Refurbishing old buildings in the historic landscape
Liverpool Landscapes was a blog charting new discoveries, news and developments affecting Liverpool's historic environment. It was regularly updated between 2007 and 2016.
Liverpool Landscape has now been retired, and most of the less time-dependent articles moved to Historic Liverpool.
English Heritage have released a new volume of their ‘Constructive Conservation’ series, this one entitled Sustainable Growth for Historic Places. It’s all about the benefits of re-using historic buildings for new purposes, and the effects not only on the bottom line of the developer, but also the ability of these buildings to attract customers and tourists, and the benefits of creating an attractive and enjoyable place to work in.
I’ve always felt strongly that it’s important to create places we enjoy living, working and playing in, and that this is just as important as ‘functional’ places to live and exist. Re-using historic buildings, and developing better quality places, has much more long-term potential than throwing up new buildings with no thought to landscape, heritage and human contexts. The new EH book (available as a downloadable PDF from the second link above) aims to provide inspiration to planners and architects, and uses examples from previous successful projects.
There’s also a summary slide-show (PDF) showing examples like St. Pancras Station, Chatham Historic Dockyard, and Tynemouth Station, as well as the Isla Gladstone Conservatory in Stanley Park, Anfield. Something to think about for those campaigning for the preservation of the Aigburth railway station canopies.
Preserving Traditional Building Skills
Another benefit of rejuvenating historic buildings is the creation of jobs in traditional building industries, which has a knock-on effect on other historic structures. For example, many medieval and Victorian churches were renovated in the 20th century (whilst remaining in use as places of worship), but using unsuitable materials.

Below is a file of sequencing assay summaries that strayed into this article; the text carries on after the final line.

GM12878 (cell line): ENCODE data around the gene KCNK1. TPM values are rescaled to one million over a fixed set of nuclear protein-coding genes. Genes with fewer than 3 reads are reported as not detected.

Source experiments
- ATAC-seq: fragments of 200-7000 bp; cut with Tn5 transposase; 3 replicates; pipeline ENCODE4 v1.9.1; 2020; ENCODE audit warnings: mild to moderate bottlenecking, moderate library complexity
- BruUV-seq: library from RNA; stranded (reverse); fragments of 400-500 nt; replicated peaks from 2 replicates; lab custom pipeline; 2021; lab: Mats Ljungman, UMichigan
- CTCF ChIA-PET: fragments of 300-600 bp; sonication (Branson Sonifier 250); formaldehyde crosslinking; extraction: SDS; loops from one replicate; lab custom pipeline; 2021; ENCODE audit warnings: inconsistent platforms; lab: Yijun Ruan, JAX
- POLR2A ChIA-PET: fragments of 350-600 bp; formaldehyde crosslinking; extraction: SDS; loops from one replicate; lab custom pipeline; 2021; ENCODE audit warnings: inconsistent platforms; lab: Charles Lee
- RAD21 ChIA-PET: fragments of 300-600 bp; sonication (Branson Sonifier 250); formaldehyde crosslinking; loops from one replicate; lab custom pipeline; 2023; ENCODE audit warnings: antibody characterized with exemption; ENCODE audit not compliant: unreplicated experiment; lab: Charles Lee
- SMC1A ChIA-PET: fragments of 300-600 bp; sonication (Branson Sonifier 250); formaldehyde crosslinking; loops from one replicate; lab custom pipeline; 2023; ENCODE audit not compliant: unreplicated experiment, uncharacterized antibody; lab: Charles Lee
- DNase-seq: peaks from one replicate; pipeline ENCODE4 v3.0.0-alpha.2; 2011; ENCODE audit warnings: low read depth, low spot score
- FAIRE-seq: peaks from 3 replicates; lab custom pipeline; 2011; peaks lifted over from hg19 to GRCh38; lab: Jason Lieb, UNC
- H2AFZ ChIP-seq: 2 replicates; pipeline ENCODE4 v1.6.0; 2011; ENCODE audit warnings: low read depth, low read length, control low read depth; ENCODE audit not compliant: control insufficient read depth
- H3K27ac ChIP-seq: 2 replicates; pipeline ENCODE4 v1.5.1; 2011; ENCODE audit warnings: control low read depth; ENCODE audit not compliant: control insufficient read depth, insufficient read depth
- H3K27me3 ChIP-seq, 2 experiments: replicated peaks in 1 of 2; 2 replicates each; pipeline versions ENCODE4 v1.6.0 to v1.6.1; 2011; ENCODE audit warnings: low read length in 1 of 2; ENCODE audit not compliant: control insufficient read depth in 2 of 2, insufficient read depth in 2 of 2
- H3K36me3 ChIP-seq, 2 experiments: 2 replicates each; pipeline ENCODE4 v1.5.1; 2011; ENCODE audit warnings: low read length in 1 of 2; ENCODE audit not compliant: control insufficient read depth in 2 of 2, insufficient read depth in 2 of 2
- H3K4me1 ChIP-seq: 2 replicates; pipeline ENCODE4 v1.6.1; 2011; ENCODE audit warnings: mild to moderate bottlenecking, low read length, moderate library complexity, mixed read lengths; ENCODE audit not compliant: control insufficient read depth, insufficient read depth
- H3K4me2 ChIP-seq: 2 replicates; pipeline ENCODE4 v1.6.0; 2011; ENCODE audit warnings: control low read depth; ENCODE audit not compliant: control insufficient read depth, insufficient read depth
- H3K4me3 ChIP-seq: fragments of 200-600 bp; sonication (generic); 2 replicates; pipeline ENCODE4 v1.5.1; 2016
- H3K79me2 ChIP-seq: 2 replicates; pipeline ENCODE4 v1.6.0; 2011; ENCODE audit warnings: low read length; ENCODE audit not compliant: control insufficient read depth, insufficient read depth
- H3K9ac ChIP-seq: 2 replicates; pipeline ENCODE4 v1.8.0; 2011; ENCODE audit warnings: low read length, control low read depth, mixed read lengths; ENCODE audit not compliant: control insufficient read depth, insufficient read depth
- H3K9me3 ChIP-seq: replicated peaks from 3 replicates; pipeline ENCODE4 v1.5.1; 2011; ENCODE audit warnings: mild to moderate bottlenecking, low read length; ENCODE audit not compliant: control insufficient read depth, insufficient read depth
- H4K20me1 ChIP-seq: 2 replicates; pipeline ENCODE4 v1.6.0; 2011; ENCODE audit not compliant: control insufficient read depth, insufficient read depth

Modern paints and plastic floor coverings don’t allow stone to ‘breathe’, and therefore they trap moisture behind them. This can lead to damage, with the surface of stone walls falling away like an onion skin (a process known as ‘spalling’). The use of modern, cement-based mortar, which is too hard, increases the rate at which the historic masonry weathers away on the outside of stone churches. This problem of using modern materials and techniques occurred because non-specialists were used in the renovation process. Training young people in using soft lime-based mortar and non-plastic-based breathable paints, as well as carpentry and masonry skills, not only creates new jobs but will help improve the preservation of old buildings whether or not they are derelict first.
Leading by example
The range of projects on show in the English Heritage presentation is amazing and inspiring, from shopping centres, to ‘green’ office spaces, transport hubs, schools, universities, a hydroelectric power generator, baths, gyms… There really is potential for any development to try something. Even the Centre for Refurbishment Excellence (a training centre for ‘low carbon, resource efficient UK refurbishment’) is there, practising what it preaches.
Refurbishing old buildings is an attractive, context-sensitive, affordable, sustainable way to maintain our urban and rural historic landscapes. Hopefully English Heritage’s new publication, and their ongoing work in this area, will encourage more refurbishment projects to go down this route in future, to the benefit of us all.